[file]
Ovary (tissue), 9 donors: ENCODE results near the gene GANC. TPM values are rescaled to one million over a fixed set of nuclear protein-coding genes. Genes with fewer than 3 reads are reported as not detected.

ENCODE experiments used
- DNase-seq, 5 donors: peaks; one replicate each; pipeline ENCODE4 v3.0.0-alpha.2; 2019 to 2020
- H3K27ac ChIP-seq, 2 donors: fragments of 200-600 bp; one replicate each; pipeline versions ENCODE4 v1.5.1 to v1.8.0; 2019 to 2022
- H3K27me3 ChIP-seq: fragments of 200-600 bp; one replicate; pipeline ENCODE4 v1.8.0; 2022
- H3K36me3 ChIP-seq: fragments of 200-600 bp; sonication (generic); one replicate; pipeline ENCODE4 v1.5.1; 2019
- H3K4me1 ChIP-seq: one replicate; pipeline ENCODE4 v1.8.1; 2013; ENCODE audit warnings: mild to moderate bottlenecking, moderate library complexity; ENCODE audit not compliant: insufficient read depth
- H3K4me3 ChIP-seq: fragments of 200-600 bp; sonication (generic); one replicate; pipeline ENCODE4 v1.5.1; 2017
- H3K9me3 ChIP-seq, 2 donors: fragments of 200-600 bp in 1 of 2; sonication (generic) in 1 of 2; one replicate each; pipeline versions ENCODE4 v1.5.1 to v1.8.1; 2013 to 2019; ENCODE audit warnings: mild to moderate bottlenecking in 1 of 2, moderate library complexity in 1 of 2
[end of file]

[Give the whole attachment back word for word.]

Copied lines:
Ovary (tissue), 9 donors: ENCODE results near the gene GANC. TPM values are rescaled to one million over a fixed set of nuclear protein-coding genes. Genes with fewer than 3 reads are reported as not detected.

ENCODE experiments used
- DNase-seq, 5 donors: peaks; one replicate each; pipeline ENCODE4 v3.0.0-alpha.2; 2019 to 2020
- H3K27ac ChIP-seq, 2 donors: fragments of 200-600 bp; one replicate each; pipeline versions ENCODE4 v1.5.1 to v1.8.0; 2019 to 2022
- H3K27me3 ChIP-seq: fragments of 200-600 bp; one replicate; pipeline ENCODE4 v1.8.0; 2022
- H3K36me3 ChIP-seq: fragments of 200-600 bp; sonication (generic); one replicate; pipeline ENCODE4 v1.5.1; 2019
- H3K4me1 ChIP-seq: one replicate; pipeline ENCODE4 v1.8.1; 2013; ENCODE audit warnings: mild to moderate bottlenecking, moderate library complexity; ENCODE audit not compliant: insufficient read depth
- H3K4me3 ChIP-seq: fragments of 200-600 bp; sonication (generic); one replicate; pipeline ENCODE4 v1.5.1; 2017
- H3K9me3 ChIP-seq, 2 donors: fragments of 200-600 bp in 1 of 2; sonication (generic) in 1 of 2; one replicate each; pipeline versions ENCODE4 v1.5.1 to v1.8.1; 2013 to 2019; ENCODE audit warnings: mild to moderate bottlenecking in 1 of 2, moderate library complexity in 1 of 2